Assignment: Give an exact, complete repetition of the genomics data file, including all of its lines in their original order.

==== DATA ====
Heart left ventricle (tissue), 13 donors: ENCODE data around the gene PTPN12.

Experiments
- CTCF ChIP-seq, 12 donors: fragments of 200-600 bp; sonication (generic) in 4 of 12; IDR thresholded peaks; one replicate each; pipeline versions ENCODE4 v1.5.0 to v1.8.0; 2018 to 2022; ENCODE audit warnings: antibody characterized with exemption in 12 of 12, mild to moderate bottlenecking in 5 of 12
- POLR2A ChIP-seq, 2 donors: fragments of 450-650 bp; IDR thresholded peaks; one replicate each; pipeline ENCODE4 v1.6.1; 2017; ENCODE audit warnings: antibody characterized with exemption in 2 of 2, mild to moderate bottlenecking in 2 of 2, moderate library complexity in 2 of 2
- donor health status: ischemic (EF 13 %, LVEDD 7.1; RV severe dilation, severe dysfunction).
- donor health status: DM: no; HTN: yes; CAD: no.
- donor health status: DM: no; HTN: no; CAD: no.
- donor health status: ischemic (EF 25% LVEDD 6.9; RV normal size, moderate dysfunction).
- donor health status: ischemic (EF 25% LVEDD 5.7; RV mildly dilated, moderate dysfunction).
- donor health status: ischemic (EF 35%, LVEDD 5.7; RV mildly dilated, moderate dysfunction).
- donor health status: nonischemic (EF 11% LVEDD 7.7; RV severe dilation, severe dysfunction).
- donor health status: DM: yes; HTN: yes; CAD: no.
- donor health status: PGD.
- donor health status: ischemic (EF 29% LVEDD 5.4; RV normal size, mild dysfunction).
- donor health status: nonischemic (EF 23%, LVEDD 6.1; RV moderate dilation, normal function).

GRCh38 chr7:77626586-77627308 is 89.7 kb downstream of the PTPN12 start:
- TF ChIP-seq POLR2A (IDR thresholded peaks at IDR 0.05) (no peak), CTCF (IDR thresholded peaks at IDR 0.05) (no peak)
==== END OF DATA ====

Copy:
Heart left ventricle (tissue), 13 donors: ENCODE data around the gene PTPN12.

Experiments
- CTCF ChIP-seq, 12 donors: fragments of 200-600 bp; sonication (generic) in 4 of 12; IDR thresholded peaks; one replicate each; pipeline versions ENCODE4 v1.5.0 to v1.8.0; 2018 to 2022; ENCODE audit warnings: antibody characterized with exemption in 12 of 12, mild to moderate bottlenecking in 5 of 12
- POLR2A ChIP-seq, 2 donors: fragments of 450-650 bp; IDR thresholded peaks; one replicate each; pipeline ENCODE4 v1.6.1; 2017; ENCODE audit warnings: antibody characterized with exemption in 2 of 2, mild to moderate bottlenecking in 2 of 2, moderate library complexity in 2 of 2
- donor health status: ischemic (EF 13 %, LVEDD 7.1; RV severe dilation, severe dysfunction).
- donor health status: DM: no; HTN: yes; CAD: no.
- donor health status: DM: no; HTN: no; CAD: no.
- donor health status: ischemic (EF 25% LVEDD 6.9; RV normal size, moderate dysfunction).
- donor health status: ischemic (EF 25% LVEDD 5.7; RV mildly dilated, moderate dysfunction).
- donor health status: ischemic (EF 35%, LVEDD 5.7; RV mildly dilated, moderate dysfunction).
- donor health status: nonischemic (EF 11% LVEDD 7.7; RV severe dilation, severe dysfunction).
- donor health status: DM: yes; HTN: yes; CAD: no.
- donor health status: PGD.
- donor health status: ischemic (EF 29% LVEDD 5.4; RV normal size, mild dysfunction).
- donor health status: nonischemic (EF 23%, LVEDD 6.1; RV moderate dilation, normal function).

GRCh38 chr7:77626586-77627308 is 89.7 kb downstream of the PTPN12 start:
- TF ChIP-seq POLR2A (IDR thresholded peaks at IDR 0.05) (no peak), CTCF (IDR thresholded peaks at IDR 0.05) (no peak)